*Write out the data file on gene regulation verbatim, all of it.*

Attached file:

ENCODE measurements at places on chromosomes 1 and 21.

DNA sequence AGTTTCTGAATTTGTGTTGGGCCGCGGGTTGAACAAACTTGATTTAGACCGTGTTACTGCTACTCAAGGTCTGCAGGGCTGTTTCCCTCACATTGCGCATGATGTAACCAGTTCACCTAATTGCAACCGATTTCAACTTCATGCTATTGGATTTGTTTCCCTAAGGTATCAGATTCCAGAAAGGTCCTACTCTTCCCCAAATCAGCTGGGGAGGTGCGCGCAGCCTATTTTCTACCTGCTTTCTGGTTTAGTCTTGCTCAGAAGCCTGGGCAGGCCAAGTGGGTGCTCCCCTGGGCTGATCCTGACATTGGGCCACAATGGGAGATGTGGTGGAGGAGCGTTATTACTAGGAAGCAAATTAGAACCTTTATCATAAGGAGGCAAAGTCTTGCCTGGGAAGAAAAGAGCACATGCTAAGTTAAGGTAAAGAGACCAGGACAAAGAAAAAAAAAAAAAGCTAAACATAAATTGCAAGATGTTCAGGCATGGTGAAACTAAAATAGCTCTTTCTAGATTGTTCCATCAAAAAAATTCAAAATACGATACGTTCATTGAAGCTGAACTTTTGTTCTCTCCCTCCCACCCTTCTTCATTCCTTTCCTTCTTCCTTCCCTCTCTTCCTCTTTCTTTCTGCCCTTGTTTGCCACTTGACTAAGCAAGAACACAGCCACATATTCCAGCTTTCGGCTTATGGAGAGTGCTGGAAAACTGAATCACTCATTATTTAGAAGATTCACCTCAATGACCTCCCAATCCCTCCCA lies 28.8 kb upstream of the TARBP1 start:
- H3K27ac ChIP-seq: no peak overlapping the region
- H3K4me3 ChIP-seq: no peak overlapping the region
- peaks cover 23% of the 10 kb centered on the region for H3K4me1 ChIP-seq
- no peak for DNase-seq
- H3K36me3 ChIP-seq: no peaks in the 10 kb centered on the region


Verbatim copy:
ENCODE measurements at places on chromosomes 1 and 21.

DNA sequence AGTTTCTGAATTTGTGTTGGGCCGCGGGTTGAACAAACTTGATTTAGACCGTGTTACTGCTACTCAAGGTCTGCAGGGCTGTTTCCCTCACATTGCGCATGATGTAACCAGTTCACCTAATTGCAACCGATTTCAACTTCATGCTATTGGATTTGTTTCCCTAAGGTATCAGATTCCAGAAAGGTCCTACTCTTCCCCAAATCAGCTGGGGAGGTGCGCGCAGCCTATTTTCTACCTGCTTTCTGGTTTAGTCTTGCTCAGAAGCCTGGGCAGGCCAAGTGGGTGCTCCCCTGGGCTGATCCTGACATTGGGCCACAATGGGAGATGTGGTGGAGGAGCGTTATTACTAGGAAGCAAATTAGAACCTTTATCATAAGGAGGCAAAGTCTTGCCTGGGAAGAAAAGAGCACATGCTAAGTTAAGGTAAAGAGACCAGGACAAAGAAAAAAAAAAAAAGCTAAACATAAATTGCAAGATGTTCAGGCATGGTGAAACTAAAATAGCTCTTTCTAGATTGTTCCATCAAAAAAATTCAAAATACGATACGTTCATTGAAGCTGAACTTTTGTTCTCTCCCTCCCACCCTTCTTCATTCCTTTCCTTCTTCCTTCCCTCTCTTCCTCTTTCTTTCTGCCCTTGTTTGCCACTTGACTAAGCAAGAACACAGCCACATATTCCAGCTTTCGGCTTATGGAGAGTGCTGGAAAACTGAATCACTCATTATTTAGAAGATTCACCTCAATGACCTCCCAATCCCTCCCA lies 28.8 kb upstream of the TARBP1 start:
- H3K27ac ChIP-seq: no peak overlapping the region
- H3K4me3 ChIP-seq: no peak overlapping the region
- peaks cover 23% of the 10 kb centered on the region for H3K4me1 ChIP-seq
- no peak for DNase-seq
- H3K36me3 ChIP-seq: no peaks in the 10 kb centered on the region